Evaluation of Costs Associated with Tolvaptan-Mediated Hospital Length of Stay Reduction Among US Patients with the Syndrome of Inappropriate Antidiuretic Hormone Secretion, Based on SALT-1 and SALT-2 Trials
ABSTRACT Two randomized clinical trials, the Study of Ascending Levels of Tolvaptan in Hyponatremia 1 and 2 (SALT-1 and SALT-2), showed that tolvaptan was an efficacious and safe therapy for the treatment of hyponatremic patients with the syndrome of inappropriate antidiuretic hormone secretion (SIADH).
This study evaluated the potential cost savings associated with tolvaptan usage based on the SALT-1 and SALT-2 trials.
Hospital length of stay (LOS) reduction associated with tolvaptan versus placebo was evaluated among hyponatremic patients with the SIADH (serum sodium < 135 mEq/L) from the combined data of the SALT-1 and SALT-2 trials. The Healthcare Cost and Utilization Project 2009 Nationwide Inpatient Sample database was used to estimate hospital cost and LOS for hospitalizations of adult (age ≥ 18 years) patients with the SIADH. A cost-offset model was constructed to evaluate the impact of tolvaptan on hospital cost and LOS, with univariate and multivariate Monte Carlo sensitivity analyses.
In the SALT-1 and SALT-2 trials, patients with the SIADH receiving tolvaptan had a shorter hospital LOS than patients receiving placebo (4.98 vs 6.19 days, respectively). There were 21 718 hospitalizations for the SIADH identified from the Healthcare Cost and Utilization Project Nationwide 2009 Inpatient Sample database, with a mean LOS of 5.7 days and mean total hospital costs of $8667. Using an inpatient tolvaptan treatment duration of 4 days, with a daily wholesale acquisition cost of $250, the cost-offset model estimated an LOS reduction among SIADH hospitalizations of 1.11 days. The total cost offset, including tolvaptan drug cost, was estimated to be $694 per admission. The cost-neutral break-even duration of tolvaptan therapy is 6.78 days. Univariate and multivariate sensitivity analyses demonstrated consistent cost reduction associated with tolvaptan usage. Ten thousand cycles of Monte Carlo simulation showed the 95% CI for cost offset to be $73 to $1405.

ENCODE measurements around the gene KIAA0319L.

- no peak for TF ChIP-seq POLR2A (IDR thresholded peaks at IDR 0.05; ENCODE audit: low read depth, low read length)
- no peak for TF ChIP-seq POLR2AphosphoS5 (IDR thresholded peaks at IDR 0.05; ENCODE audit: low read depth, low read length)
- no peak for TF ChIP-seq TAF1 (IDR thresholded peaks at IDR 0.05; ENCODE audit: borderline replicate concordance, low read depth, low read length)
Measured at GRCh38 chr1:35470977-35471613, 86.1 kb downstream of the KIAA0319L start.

Based on the SALT-1 and SALT-2 trials, tolvaptan usage is associated with a shorter hospital LOS than placebo among patients with the SIADH. Including the drug cost for 4 days of inpatient tolvaptan therapy, tolvaptan is associated with an estimated mean hospital cost reduction of $694 per admission in the United States.
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ABSTRACT: This study evaluated avoidances in medical costs associated with clinical endpoints from randomized clinical trials that evaluated the efficacy and safety of the new oral anticoagulants (NOACs), dabigatran, rivaroxaban, and apixaban for extended treatment of patients with venous thromboembolism (VTE). Event rates of efficacy and safety endpoints from the clinical trials (RE-SONATE, EINSTEIN-EXT, and AMPLIFY-EXT) were obtained from published literature. Incremental annual medical costs among patients with clinical events from a US payer perspective were obtained from the literature or healthcare claims databases and inflation adjusted to 2013 costs. Differences in total medical costs associated with clinical endpoints for patients treated with NOACs versus placebo were then estimated. One-way univariate and Monte Carlo sensitivity analyses were additionally carried out. In all three NOAC trials lower rates of recurrent VTE occurred with NOAC use versus placebo. As a result of the reduction in VTE recurrence the overall medical costs avoided were −$2,794, −$2,948, −$4,249, and −$4,244 for VTE patients treated with dabigatran, rivaroxaban, apixaban 2.5 mg, and apixaban 5 mg respectively versus patients treated with placebo. Apixaban was associated with the greatest avoidance in medical costs, which was driven mainly by a greater reduced rate in recurrent VTE than other NOACs versus placebo and also a reduction in major bleeding rate. Further evaluation is needed to validate these results in the real-world setting.Journal of Thrombosis and Thrombolysis 12/2014; DOI:10.1007/s11239-014-1158-2 · 2.04 Impact Factor
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